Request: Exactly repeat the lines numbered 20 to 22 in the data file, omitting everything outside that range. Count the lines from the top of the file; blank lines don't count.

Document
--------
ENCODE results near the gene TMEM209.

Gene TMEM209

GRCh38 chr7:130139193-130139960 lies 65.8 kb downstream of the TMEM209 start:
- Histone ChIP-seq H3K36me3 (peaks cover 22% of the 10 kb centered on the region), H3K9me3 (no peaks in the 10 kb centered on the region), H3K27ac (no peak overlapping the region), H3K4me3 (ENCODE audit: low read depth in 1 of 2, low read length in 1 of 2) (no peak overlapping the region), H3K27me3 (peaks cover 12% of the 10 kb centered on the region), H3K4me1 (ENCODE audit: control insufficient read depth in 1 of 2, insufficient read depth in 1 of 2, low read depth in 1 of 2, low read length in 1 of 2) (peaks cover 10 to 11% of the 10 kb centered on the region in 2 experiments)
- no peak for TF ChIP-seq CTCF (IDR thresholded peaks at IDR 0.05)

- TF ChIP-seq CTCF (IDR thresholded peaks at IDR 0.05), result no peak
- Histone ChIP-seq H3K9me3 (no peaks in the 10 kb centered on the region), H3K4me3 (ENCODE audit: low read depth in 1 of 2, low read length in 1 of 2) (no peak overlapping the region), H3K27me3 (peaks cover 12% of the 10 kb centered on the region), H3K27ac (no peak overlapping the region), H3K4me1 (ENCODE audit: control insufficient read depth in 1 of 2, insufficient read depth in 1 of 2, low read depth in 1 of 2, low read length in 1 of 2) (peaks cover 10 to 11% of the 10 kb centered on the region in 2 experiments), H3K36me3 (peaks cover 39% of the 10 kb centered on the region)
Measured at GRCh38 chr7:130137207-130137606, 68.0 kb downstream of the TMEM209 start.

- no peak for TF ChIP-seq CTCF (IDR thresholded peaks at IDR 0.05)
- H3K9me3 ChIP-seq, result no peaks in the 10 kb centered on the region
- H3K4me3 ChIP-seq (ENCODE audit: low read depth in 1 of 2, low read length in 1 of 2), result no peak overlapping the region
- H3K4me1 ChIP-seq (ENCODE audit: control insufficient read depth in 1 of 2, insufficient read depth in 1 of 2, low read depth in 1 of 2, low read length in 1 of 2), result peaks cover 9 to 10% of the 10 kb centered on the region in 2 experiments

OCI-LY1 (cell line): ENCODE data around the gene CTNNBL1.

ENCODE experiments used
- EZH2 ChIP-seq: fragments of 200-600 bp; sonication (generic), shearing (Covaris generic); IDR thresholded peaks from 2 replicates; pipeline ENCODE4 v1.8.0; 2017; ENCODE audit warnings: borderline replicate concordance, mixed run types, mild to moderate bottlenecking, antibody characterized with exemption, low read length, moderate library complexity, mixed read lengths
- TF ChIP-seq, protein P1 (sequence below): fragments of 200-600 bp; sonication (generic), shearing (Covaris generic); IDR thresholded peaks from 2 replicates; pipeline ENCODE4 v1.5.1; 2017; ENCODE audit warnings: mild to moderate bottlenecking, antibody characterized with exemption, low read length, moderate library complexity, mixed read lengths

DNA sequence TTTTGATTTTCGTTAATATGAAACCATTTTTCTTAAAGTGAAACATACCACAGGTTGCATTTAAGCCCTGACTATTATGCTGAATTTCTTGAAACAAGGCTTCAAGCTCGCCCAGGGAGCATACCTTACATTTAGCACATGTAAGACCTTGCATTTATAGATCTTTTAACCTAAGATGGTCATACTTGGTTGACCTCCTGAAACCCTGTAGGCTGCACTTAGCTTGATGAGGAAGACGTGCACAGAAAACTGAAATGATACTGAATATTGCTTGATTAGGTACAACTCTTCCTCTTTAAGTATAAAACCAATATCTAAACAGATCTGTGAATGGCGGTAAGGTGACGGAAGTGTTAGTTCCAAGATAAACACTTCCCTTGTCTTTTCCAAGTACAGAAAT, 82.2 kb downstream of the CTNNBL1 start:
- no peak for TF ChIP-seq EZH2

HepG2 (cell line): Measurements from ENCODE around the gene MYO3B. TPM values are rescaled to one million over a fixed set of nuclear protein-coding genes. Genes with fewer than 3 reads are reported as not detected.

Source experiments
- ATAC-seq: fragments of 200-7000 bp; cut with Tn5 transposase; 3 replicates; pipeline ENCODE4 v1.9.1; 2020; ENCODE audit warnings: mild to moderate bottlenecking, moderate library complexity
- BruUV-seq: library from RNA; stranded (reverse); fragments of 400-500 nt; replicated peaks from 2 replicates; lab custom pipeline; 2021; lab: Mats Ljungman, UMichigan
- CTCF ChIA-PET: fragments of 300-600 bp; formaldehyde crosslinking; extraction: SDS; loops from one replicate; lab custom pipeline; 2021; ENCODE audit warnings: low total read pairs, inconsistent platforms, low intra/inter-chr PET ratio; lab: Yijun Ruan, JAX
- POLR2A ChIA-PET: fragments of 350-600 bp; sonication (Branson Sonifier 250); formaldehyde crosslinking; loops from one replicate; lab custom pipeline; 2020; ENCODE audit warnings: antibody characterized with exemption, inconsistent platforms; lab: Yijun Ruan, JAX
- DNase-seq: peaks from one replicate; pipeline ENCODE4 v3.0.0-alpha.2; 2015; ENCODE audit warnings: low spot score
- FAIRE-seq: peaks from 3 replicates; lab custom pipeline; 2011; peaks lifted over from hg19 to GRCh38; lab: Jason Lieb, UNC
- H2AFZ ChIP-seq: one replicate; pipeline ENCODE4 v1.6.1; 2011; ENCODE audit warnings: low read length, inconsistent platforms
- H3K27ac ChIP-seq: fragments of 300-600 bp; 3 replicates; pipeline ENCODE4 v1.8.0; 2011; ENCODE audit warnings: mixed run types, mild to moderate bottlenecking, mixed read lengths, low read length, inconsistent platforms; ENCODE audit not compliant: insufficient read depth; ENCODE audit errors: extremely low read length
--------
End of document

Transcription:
Source experiments
- ATAC-seq: fragments of 200-7000 bp; cut with Tn5 transposase; 3 replicates; pipeline ENCODE4 v1.9.1; 2020; ENCODE audit warnings: mild to moderate bottlenecking, moderate library complexity
- BruUV-seq: library from RNA; stranded (reverse); fragments of 400-500 nt; replicated peaks from 2 replicates; lab custom pipeline; 2021; lab: Mats Ljungman, UMichigan